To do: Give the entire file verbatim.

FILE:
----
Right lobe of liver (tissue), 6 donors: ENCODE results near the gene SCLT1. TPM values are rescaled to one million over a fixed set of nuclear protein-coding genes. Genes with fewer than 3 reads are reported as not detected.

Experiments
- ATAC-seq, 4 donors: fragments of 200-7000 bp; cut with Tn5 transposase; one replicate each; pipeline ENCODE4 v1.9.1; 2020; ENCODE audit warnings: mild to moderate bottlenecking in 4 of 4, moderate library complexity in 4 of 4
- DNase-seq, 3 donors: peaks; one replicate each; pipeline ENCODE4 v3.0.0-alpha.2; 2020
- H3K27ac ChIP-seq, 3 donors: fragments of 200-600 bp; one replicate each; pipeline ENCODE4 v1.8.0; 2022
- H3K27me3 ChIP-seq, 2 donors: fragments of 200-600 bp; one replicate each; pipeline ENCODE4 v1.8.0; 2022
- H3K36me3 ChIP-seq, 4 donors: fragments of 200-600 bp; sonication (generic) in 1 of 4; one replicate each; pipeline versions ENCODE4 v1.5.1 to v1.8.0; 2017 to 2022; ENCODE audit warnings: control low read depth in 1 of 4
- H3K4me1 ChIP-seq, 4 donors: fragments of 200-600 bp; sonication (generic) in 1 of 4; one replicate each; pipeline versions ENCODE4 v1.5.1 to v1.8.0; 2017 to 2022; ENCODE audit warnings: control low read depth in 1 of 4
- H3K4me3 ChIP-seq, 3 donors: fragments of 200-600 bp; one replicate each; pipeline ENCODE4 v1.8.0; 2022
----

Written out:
Right lobe of liver (tissue), 6 donors: ENCODE results near the gene SCLT1. TPM values are rescaled to one million over a fixed set of nuclear protein-coding genes. Genes with fewer than 3 reads are reported as not detected.

Experiments
- ATAC-seq, 4 donors: fragments of 200-7000 bp; cut with Tn5 transposase; one replicate each; pipeline ENCODE4 v1.9.1; 2020; ENCODE audit warnings: mild to moderate bottlenecking in 4 of 4, moderate library complexity in 4 of 4
- DNase-seq, 3 donors: peaks; one replicate each; pipeline ENCODE4 v3.0.0-alpha.2; 2020
- H3K27ac ChIP-seq, 3 donors: fragments of 200-600 bp; one replicate each; pipeline ENCODE4 v1.8.0; 2022
- H3K27me3 ChIP-seq, 2 donors: fragments of 200-600 bp; one replicate each; pipeline ENCODE4 v1.8.0; 2022
- H3K36me3 ChIP-seq, 4 donors: fragments of 200-600 bp; sonication (generic) in 1 of 4; one replicate each; pipeline versions ENCODE4 v1.5.1 to v1.8.0; 2017 to 2022; ENCODE audit warnings: control low read depth in 1 of 4
- H3K4me1 ChIP-seq, 4 donors: fragments of 200-600 bp; sonication (generic) in 1 of 4; one replicate each; pipeline versions ENCODE4 v1.5.1 to v1.8.0; 2017 to 2022; ENCODE audit warnings: control low read depth in 1 of 4
- H3K4me3 ChIP-seq, 3 donors: fragments of 200-600 bp; one replicate each; pipeline ENCODE4 v1.8.0; 2022